329. Message From the Ambassador to Germany (Rush) to the President’s Assistant for National Security Affairs (Kissinger)1
- I deeply appreciated President Nixon’s considerate cable2 and am glad to report that I am now completely recovered. The upsurge of my blood pressure on September 2, the doctor says, came about primarily from the fact that after the rapid time changes involved in the trip to the States I had no time to recover but at once had to plunge into trying to overcome the serious impasse that had developed on the Russian translation and the common German text. On September 3 my blood pressure was back to normal. But I stayed under the doctor’s supervision for a few days to be sure that everything was in order, which it is. The pressure has remained at its normal 130/80, as you may have noticed from the report in Berlin 1822.3
On returning from the States, I found a deadlock with regard to the Russian translation, and an absolute refusal on the part of the Russians, supported by the French, to have a common German text. [Page 919] As you know, the latter is essential for success of the agreement.4 I immediately got hold of Falin and discussed the problem with him. He said he would do his best with Gromyko, and on September first he came back with a Russian text which was acceptable provided we had a common German text based on the English version. He further agreed that the GDR would sit down with the FRG to work out a common German text. When the two groups got together the next day, as we had suspected, the GDR text was completely unacceptable and in essence incorporated what they wanted in the agreement rather than what is there.
After steady work by the two groups there still remained on the morning of September 2, when we were tentatively slated to sign, some nineteen differences, all of them quite important. Jackling, Sauvagnargues and I had a stormy session, at which Sauvagnargues, acting chairman by virtue of rotation, insisted that we were being very unfair to the Russians, that he would not join Jackling and me in putting any pressure on Abrasimov, and that if we insisted on a common German text the GDR would be in a position to postpone signing the agreement indefinitely. I, of course, took a very firm stand to the contrary, strongly supported by Jackling, and stated I would not sign until we had a common German text. Sauvagnargues stormed out of the room. A detailed account is given in Bonn 11011.5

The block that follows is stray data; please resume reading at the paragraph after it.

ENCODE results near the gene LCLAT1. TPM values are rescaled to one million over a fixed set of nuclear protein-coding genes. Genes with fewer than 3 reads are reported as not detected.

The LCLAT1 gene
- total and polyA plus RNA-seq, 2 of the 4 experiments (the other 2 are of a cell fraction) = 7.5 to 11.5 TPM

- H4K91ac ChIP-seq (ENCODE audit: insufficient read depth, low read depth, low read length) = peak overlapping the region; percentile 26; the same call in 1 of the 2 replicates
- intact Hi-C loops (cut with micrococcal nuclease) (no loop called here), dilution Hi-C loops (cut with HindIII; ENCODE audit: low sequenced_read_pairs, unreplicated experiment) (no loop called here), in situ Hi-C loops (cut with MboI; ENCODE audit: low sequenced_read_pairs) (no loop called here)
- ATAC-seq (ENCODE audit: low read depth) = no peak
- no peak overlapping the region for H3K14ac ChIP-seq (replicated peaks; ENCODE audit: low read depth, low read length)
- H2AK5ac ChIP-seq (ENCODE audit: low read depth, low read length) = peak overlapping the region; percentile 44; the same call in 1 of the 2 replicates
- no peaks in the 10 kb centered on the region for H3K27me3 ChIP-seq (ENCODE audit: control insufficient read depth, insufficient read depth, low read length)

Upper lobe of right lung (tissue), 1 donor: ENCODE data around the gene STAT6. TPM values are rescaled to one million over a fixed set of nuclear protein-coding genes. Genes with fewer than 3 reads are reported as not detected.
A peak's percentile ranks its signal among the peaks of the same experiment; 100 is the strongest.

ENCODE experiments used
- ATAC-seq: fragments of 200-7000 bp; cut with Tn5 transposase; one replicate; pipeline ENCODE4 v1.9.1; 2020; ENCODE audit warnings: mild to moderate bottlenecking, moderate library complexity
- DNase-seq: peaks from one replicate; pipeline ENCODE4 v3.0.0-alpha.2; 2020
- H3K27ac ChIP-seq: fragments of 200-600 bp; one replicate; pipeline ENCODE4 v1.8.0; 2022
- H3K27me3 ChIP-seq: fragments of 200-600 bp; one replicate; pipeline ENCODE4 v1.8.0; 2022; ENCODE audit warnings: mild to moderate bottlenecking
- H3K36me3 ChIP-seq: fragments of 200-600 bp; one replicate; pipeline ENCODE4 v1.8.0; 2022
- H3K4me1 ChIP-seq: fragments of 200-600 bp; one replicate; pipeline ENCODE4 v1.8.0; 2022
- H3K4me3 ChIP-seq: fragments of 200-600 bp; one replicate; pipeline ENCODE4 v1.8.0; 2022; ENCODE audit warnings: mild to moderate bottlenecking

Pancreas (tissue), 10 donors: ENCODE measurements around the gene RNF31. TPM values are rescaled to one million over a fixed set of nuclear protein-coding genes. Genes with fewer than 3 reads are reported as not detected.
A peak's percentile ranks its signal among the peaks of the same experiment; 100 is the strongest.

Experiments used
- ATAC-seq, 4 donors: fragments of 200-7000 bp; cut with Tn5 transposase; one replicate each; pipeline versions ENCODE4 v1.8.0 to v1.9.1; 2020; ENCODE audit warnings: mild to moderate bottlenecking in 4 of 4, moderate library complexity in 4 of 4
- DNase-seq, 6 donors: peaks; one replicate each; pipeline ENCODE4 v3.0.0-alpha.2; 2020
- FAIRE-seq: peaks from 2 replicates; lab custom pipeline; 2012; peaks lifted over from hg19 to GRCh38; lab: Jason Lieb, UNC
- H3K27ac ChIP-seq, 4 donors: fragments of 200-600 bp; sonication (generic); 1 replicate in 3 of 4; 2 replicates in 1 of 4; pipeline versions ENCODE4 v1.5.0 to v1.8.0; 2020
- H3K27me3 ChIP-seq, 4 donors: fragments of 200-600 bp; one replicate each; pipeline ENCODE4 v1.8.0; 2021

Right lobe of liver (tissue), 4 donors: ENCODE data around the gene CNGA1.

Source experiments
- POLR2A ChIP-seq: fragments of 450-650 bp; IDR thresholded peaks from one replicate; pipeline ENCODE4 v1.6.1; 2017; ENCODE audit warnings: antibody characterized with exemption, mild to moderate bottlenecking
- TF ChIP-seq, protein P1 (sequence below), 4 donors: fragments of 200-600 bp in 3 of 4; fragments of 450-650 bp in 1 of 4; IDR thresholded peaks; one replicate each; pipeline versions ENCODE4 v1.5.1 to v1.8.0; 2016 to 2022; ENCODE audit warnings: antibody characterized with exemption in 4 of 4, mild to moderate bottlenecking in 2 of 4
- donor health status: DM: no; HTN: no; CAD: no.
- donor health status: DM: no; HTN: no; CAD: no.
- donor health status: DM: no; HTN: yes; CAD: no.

I felt very badly that morning before the meeting and had arranged to see a doctor, whom I saw about noon. As soon as he found the condition of my blood pressure he ordered me to bed at once, and I cancelled the meeting for the 2nd without setting a new date. The press and even the Bonn government thought that this was a clever maneuver on my part to pressure the Russians and the GDR. In any event, at about 10:30 the next morning, when my blood pressure had returned to normal, the only two remaining problems of the joint German text, namely, the use of “Bindungen” instead of “Verbindungen” for “ties” in article II B and Annex II, and the use of the term “kein Bestandteil (konstitutiver Teil)” for “constituent part” had been accepted by the [Page 920] GDR after their representatives had returned to East Berlin for further consultations. I then agreed to sign, and as you know the ceremony took place at one o’clock that day. When Neues Deutschland published the text of the agreement on September 4, contrary to the agreed text, they used the words “Verbindungen” and omitted “konstitutiver Teil,” including, however, footnotes giving the official words used in the Russian, English, and French translations. When Bahr got in touch with them about this, they stated that the FRG had violated the agreement by publishing the fact that there had been a disagreement about these words and that this released the GDR from its agreement. At the meeting between Bahr and Kohl on September 6, Kohl was adamant and no progress was made. See Bonn 11013 and 11027.6
Fortunately, Bahr and Brandt agree that it is absolutely essential that the GDR live up to their agreement and use the correct terms. There are various ways of doing this without humiliating the GDR, but from a political as well as many other standpoints, it is essential that this be done. Kvitsinskiy has stated that the reason the GDR feels so strongly about these terms is that they think that at some time they can make claims with regard to the territory of the Western sectors and that the agreed terms would prevent them from doing this. At the same time, if Brandt or Bahr refused to make the GDR accept the terms now, the opposition would tear them apart.
I feel sure that under pressure from the Russians the GDR will have to yield.7